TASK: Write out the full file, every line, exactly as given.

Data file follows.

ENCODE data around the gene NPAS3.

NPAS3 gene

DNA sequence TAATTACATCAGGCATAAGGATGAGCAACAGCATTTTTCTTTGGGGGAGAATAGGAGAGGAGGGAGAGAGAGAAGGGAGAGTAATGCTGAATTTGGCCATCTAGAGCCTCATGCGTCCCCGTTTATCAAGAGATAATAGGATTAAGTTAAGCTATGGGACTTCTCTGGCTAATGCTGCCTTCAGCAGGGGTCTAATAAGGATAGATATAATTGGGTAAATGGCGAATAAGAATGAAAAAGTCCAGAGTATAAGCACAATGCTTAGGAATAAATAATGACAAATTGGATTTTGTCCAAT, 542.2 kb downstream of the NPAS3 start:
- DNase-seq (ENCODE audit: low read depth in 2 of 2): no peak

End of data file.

ENCODE data around the gene NPAS3.

NPAS3 gene

DNA sequence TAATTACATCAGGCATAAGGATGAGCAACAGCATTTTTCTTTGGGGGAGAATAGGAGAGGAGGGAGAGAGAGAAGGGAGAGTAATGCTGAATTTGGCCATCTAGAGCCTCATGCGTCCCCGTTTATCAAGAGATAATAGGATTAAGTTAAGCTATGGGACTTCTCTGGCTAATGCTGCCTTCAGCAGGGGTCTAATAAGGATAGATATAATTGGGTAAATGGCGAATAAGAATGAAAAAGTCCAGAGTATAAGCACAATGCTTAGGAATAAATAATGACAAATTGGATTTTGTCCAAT, 542.2 kb downstream of the NPAS3 start:
- DNase-seq (ENCODE audit: low read depth in 2 of 2): no peak